Posted October 23rd, 2017 in arbitration, construction industry, dispute resolution, news by sally

‘Introduced by the Housing Grants Construction and Regeneration Act 1996, the statutory adjudication scheme is a well-established dispute resolution mechanism within the UK construction industry. The scheme is often referred to as a ‘pay now, argue later’ mechanism which seeks to maintain cashflow during construction projects by providing a cost-effective and swift means of determining disputes. Although an adjudication award is binding, it is not final. However, in practice an adjudication award is often the final resolution of a dispute.’

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Law Society's Gazette, 23rd October 2017

Source: www.lawgazette.co.uk

The shifting sands of risk management in construction projects – Hardwicke Chambers

Posted October 20th, 2017 in construction industry, delay, insurance, news by sally

‘Construction and engineering projects, whether land-based or marine, are inherently risky. For this reason, parties to construction and engineering contracts manage risk by seeking to allocate responsibility for each different type of risk to a particular party.’

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Hardwicke Chambers, 20th October 2017

Source: www.hardwicke.co.uk

Ignore the procurement dispute timetable at your peril – Practical Law: Construction Blog

‘The parties to procurement challenges are required to act quickly and in accordance with a strict timetable. When a losing bidder issues a claim, it must serve the claim form on the defendant within seven days after the date of issue. Pursuant to CPR 7.4(2), the particulars of claim are to be served no later than the latest time for serving the claim form. That is, they must also be served within seven days after the date of issue.’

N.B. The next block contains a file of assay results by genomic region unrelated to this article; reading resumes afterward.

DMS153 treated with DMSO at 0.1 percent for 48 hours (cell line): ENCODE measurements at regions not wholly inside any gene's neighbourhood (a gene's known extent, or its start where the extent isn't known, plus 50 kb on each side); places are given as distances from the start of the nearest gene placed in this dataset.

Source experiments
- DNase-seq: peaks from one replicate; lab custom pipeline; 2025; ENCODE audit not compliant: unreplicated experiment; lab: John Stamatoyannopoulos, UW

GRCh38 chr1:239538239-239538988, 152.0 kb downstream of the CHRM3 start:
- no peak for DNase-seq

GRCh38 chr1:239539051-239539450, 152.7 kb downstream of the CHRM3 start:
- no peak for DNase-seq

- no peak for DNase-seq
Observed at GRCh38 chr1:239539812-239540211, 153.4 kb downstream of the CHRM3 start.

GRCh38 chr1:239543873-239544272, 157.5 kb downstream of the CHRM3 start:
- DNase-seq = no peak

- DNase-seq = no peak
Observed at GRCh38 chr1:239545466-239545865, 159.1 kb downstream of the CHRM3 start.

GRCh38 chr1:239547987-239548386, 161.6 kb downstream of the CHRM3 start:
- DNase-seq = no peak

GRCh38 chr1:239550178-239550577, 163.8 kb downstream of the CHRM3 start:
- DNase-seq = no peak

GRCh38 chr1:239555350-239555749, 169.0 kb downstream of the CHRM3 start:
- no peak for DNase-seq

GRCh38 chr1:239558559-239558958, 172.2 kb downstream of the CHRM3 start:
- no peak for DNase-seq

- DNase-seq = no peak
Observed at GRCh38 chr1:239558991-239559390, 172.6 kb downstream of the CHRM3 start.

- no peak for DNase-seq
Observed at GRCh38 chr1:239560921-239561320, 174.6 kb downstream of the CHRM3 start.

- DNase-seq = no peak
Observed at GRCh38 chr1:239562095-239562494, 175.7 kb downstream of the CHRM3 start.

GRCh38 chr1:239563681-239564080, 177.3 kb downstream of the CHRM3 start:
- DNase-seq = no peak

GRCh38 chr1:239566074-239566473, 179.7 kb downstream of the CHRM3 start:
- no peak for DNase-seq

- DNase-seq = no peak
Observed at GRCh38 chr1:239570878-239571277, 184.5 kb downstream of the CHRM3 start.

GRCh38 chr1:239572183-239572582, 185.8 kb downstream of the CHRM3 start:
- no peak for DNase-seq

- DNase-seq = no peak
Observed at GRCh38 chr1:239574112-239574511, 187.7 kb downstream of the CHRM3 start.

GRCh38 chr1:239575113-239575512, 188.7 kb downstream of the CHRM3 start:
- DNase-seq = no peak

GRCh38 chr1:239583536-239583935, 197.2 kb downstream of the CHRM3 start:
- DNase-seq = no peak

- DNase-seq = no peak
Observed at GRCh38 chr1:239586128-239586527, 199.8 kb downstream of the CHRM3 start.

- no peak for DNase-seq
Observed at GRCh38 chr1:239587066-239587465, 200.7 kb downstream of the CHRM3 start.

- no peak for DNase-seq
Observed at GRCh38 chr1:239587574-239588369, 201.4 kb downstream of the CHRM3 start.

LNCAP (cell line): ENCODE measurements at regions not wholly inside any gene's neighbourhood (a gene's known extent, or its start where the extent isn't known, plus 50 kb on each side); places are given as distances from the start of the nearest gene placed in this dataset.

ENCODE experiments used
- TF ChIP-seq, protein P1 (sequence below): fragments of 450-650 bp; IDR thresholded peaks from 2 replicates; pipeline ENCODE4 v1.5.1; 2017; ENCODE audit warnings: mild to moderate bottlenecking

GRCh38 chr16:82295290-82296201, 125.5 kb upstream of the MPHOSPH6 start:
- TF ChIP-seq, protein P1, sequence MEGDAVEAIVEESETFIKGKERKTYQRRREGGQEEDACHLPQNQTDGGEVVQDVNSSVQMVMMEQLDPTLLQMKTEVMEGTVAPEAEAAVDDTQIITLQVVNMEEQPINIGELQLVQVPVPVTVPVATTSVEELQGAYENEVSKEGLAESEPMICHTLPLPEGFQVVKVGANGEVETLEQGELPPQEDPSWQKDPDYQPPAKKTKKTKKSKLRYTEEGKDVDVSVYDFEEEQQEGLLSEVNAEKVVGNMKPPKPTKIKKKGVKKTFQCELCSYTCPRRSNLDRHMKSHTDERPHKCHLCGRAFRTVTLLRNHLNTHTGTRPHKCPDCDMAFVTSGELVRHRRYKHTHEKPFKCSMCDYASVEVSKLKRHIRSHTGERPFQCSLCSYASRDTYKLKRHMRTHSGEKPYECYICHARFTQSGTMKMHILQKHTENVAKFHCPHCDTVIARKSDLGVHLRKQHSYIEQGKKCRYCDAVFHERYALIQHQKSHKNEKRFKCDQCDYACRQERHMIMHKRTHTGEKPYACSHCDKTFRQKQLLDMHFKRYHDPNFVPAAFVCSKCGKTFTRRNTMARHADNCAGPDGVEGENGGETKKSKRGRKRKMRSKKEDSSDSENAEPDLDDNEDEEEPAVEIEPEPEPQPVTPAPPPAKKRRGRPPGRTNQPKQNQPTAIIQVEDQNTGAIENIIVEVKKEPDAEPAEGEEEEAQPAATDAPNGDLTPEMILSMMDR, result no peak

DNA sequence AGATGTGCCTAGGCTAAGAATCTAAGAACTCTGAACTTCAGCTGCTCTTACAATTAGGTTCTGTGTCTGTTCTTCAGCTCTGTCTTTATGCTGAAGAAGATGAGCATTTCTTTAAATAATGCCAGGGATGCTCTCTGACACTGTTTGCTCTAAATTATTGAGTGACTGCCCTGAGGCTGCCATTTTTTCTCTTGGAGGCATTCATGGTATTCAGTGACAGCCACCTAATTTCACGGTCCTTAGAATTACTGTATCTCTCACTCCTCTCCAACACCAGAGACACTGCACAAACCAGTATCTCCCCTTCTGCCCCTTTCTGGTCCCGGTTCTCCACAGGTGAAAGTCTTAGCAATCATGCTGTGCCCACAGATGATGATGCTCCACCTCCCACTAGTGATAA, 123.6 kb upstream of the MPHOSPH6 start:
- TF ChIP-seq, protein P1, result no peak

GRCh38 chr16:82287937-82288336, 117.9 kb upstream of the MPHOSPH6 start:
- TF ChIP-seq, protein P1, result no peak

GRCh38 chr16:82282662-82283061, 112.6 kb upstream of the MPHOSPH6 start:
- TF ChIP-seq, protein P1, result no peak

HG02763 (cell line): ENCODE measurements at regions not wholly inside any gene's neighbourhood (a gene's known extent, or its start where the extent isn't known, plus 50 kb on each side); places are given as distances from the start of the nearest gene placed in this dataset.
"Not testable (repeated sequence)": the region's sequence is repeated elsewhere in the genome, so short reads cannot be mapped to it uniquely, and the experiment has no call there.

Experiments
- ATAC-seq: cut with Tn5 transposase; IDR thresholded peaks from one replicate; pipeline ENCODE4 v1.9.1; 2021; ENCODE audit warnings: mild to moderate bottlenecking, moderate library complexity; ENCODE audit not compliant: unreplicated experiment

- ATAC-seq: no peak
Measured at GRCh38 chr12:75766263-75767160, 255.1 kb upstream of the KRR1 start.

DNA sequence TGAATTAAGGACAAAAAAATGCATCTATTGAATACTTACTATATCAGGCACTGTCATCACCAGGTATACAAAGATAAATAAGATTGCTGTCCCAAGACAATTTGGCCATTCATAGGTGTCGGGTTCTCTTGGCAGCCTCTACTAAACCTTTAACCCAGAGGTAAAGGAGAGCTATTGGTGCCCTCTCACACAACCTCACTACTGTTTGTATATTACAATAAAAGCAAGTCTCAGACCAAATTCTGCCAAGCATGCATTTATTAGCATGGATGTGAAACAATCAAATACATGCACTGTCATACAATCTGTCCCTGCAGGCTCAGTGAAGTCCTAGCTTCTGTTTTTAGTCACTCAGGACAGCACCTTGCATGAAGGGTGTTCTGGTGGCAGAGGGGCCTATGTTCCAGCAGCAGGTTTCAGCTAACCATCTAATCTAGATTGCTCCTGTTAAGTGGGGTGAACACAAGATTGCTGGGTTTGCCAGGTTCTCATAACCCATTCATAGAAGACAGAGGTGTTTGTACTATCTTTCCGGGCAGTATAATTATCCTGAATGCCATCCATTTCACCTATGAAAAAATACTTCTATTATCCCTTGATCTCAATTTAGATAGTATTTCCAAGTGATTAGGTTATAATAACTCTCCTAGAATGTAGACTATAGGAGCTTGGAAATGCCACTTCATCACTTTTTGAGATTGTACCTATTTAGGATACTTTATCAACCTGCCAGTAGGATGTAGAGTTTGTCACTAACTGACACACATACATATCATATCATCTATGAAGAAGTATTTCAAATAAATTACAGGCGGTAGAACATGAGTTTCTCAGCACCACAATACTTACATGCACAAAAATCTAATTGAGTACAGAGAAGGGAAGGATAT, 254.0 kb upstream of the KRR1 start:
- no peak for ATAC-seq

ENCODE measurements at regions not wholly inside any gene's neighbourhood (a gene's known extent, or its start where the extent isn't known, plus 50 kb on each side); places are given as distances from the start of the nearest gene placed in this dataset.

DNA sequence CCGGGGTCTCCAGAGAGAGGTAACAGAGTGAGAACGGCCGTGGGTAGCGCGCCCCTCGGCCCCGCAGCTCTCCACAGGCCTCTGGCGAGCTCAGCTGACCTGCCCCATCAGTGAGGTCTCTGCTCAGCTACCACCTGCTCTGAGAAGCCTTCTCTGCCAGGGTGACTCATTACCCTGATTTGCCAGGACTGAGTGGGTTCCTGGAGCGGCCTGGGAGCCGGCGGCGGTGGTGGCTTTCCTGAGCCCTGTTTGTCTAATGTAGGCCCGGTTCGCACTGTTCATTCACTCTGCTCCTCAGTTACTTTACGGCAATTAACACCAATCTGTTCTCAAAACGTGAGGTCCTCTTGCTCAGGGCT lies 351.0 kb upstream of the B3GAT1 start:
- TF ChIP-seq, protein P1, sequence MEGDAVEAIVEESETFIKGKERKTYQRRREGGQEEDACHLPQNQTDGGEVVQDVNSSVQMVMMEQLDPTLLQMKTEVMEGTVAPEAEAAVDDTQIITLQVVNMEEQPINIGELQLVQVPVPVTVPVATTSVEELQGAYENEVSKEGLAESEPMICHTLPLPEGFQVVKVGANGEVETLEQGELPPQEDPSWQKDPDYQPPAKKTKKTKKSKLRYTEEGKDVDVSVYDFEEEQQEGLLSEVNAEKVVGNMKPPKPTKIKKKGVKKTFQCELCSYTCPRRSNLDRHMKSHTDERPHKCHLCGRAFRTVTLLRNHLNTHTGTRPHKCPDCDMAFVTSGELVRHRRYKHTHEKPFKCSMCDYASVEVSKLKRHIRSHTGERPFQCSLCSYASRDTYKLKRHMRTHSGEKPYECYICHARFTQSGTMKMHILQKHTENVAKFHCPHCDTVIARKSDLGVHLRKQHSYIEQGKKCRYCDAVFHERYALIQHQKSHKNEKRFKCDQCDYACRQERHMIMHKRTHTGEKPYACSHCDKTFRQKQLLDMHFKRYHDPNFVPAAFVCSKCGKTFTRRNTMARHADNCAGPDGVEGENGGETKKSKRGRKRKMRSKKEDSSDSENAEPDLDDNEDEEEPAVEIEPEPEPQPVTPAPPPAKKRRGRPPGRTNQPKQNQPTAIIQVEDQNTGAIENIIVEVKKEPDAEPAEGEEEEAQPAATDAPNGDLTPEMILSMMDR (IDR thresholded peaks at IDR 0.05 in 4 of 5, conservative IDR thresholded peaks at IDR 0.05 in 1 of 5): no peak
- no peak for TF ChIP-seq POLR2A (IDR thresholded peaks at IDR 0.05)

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Practical Law: Construction Blog, 18th October 2017

Source: constructionblog.practicallaw.com

Can a party withdraw from adjudication part way through and what are the implications? – Practical Law: Construction Blog

Posted October 17th, 2017 in construction industry, costs, dispute resolution, news, wasted costs orders by tracey

‘Jacobs UK Ltd v Skanska Construction UK Ltd was a dispute all about the adequacy of Jacobs’ design services, which related to street lighting in Lewisham and Croydon. It highlights some interesting issues related to whether a party is entitled to withdraw from an adjudication and then start again.’

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Practical Law: Construction Blog , 17th October 2017

Source: constructionblog.practicallaw.com

“Ingenious arguments” fail to topple “smash and grab” award – Practical Law: Construction Blog

Posted October 6th, 2017 in construction industry, contracts, dispute resolution, enforcement, news by tracey

‘It’s been a while since I’ve blogged about a payment notice case, and so the case of Jonjohnson Construction Ltd v Eagle Building Services Ltd caught my eye.’

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Practical Law: Construction Blog, 3rd October 2017

Source: constructionblog.practicallaw.com

Who knows where the time goes? – Practical Law: Construction Blog

Posted October 5th, 2017 in construction industry, contracting out, contracts, damages, delay, news, time limits by tracey

‘Einstein famously said that the distinction between past, present and future is only a stubbornly persistent illusion. The nature of time is not an easy concept to grapple with and I had a similar (albeit not quite so ethereal) experience preparing a recent seminar on the practical effect of the decision in Carillion Construction v Emcor Engineering Services relating to contiguous (or rather non-contiguous) extensions of time.’

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Practical Law: Construction Blog, 2nd October 2017

Source: constructionblog.practicallaw.com

July to September 2017 case review for construction practitioners – Practical Law: Construction Blog

Posted October 5th, 2017 in arbitration, construction industry, contracts, negligence, news by tracey

‘A selection of the more interesting decisions affecting construction and engineering practitioners during the third quarter of 2017.’

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Practical Law: Construction Blog, 2nd October 2017

Source: constructionblog.practicallaw.com

High Court enforces contractual provision allocating responsibility for concurrent delay to contractor – OUT-LAW.com